Passing thoughts

Anyone remember Screaming Yellow Zonkers? They were the favorite snack food of Donovan Withers, the 4-year-old son of Penny Lane, whose real name was Janice Withers and who lived at Rotchdale, a commune in New Haven when I was working in the city in 1970. I met Penny – she did not answer to Janice – through Joni, who was a waitress at Hungry Charlie’s, which had THE BEST roast beef sandwiches that we sometimes ate while drinking beer and listening to Yalies tell each other how incredibly smart they were. Maybe they were. Most of them were probably smarter than I, that’s for sure.

Joni introduced me, because Penny needed $35 to pay something to Rochdale, maybe dues, before they’d accept her, and Joni thought I was the perfect local bank to lend out that money. When I explained that this might be a really bad idea, Joni got huffy, and Penny got the money.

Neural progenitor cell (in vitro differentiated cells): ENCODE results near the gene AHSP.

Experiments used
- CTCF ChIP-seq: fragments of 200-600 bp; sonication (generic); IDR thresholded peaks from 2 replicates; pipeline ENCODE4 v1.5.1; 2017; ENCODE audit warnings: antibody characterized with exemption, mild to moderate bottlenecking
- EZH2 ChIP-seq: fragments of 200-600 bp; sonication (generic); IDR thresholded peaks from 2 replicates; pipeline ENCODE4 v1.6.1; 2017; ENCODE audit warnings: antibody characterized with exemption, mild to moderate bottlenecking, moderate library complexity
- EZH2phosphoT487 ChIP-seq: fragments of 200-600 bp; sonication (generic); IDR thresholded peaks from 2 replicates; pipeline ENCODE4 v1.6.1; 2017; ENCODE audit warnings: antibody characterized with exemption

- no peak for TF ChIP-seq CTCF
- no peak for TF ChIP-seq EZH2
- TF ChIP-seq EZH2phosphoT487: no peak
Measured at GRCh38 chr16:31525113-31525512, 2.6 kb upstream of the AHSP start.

ANYWAY, Screaming Yellow Zonkers were yellow, and I think they were some sort of popcorn, but I never had the nerve to try them, and I doubt Donovan would have given me any. He didn’t like me; I didn’t like him. I never much liked boy kids.

Sometimes, I wonder what happened to things like Screaming Yellow Zonkers, and now I wonder if Zonker, the character in Doonesbury, was named after Screaming Yellow Zonkers, because they were popular when Gary Trudeau was at Yale and maybe he, too, lent Penny Lane some money, and maybe Donovan liked him enough to share his Zonkers.

You remember, I’m sure, the song “I Talk to the Trees” if from no other place than from the first Barbra Streisand album, her only brilliant album.

It goes, in part, like this:

“I talk to the trees, but they don’t listen to me.”

I thought of that song recently in terms of my cat, Mandy, but with slightly different words:

“I talk to the cat, but she won’t listen to me.”

OK, three words of difference. Sue me.